Business survival post Covid and lessons from China, India

At a business forum held on 11 April, representatives from several business chambers discussed how Sri Lanka can move forward from the Covid-19 crisis and the lessons we can learn from the two Asian giants, China and India.

The Chamber Forum was organised by the Colombo Chamber of Commerce in collaboration with the Federation of Chambers of Commerce and Industry of Sri Lanka (FCCISL) under the theme: “In search of post-Covid-19 business survival”.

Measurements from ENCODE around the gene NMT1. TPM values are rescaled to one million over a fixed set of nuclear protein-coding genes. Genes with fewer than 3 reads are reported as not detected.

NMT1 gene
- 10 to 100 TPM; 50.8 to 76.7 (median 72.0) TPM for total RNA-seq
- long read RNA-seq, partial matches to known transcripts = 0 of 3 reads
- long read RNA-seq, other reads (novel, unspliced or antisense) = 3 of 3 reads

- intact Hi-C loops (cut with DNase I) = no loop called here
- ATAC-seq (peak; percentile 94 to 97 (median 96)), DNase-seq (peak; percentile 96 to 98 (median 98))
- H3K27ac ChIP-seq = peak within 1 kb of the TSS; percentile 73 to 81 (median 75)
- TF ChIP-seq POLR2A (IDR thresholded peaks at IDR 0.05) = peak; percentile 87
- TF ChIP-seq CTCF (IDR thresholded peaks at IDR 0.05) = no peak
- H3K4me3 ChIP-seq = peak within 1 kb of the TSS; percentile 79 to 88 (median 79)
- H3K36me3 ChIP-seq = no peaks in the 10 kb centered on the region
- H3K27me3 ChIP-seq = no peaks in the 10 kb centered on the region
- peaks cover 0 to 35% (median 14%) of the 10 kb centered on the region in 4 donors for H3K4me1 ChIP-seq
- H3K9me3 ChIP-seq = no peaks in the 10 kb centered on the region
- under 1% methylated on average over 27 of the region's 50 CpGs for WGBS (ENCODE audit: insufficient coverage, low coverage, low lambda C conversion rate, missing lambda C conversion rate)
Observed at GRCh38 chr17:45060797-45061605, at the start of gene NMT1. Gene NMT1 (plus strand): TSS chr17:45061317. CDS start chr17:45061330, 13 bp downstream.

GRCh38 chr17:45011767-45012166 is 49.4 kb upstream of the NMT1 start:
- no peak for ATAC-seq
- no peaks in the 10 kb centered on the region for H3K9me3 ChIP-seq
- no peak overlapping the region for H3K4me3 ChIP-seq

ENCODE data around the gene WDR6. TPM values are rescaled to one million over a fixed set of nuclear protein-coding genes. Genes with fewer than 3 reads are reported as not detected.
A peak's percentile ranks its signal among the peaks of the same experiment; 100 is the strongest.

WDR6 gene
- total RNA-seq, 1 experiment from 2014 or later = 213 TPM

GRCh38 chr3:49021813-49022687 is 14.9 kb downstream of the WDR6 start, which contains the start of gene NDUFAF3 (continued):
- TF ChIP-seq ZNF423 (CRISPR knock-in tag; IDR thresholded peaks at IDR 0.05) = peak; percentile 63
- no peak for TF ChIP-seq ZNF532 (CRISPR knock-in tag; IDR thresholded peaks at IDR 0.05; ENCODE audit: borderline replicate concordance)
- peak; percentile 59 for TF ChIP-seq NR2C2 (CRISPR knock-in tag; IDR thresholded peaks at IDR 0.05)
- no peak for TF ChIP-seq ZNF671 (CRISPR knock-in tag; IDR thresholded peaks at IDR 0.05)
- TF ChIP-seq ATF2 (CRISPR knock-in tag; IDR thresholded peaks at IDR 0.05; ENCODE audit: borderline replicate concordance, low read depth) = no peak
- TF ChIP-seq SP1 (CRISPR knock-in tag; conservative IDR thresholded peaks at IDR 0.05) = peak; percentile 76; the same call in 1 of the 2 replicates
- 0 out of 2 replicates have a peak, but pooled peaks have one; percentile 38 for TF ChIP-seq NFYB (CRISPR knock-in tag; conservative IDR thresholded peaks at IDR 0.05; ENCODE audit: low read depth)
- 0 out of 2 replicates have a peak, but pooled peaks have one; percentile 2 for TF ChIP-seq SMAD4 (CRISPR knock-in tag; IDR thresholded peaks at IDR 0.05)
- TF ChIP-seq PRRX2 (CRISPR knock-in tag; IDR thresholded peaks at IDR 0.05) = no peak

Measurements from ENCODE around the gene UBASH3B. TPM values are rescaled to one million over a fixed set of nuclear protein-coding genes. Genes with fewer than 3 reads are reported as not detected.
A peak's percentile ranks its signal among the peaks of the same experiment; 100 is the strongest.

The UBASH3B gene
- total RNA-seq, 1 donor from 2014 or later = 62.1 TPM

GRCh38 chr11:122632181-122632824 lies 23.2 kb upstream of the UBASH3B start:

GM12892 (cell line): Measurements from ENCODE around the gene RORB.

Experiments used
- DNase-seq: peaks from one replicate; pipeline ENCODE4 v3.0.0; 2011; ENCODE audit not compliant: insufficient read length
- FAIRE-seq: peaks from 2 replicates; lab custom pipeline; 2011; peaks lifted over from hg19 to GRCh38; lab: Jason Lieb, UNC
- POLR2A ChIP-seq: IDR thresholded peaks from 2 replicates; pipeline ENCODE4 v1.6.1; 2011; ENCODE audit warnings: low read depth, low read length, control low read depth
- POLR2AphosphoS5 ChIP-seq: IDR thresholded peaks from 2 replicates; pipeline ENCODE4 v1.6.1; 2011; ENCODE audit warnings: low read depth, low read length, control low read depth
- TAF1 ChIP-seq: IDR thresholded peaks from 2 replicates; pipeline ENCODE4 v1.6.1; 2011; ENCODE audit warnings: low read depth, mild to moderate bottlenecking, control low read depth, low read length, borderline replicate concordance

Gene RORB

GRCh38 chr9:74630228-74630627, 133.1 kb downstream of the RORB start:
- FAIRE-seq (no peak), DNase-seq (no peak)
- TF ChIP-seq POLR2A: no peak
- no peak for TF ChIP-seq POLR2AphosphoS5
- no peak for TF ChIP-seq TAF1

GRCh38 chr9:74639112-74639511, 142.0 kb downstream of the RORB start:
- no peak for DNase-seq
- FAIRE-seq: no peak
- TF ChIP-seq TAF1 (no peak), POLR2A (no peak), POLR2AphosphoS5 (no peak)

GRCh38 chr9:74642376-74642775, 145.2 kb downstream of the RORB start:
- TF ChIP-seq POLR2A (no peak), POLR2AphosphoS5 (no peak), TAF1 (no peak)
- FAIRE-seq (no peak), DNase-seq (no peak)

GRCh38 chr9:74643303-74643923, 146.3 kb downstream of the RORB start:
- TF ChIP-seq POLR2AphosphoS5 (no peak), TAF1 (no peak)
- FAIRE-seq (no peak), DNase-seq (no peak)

Drawing on the Indian experience of the Covid-19 outbreak, Federation of Indian Chambers of Commerce and Industry South Asia Regional Council Chairman Manoj Chugh said that using the experiences of the countries which were affected by the pandemic before India, the Indian Government took early measures to respond to the situation. He said the state and the private sector both set aside the profit motives and started focusing on saving lives.The Indian Government came out with the large economic stimulus package of $ 22.6 billion and various moratoriums were given to the businesses. Priority was given to direct cash transfers to the poor to buy food, gas, and other essentials, to ensure that no one is left hungry. The food security and insurance package for the health workers was established. Further, an announcement was made regarding the relaxation of deadlines to meet the statutory requirements at the end of the financial year. The impact on the industries is very large, supply chains have been disrupted, and small and medium-sized enterprises (SMEs) are badly hit which is over a $ 3 trillion economy. This is the harvesting season in India and it is very essential that the Government and related organisations buy the harvest from the farmers. This is a global issue and the entire world together should find solutions.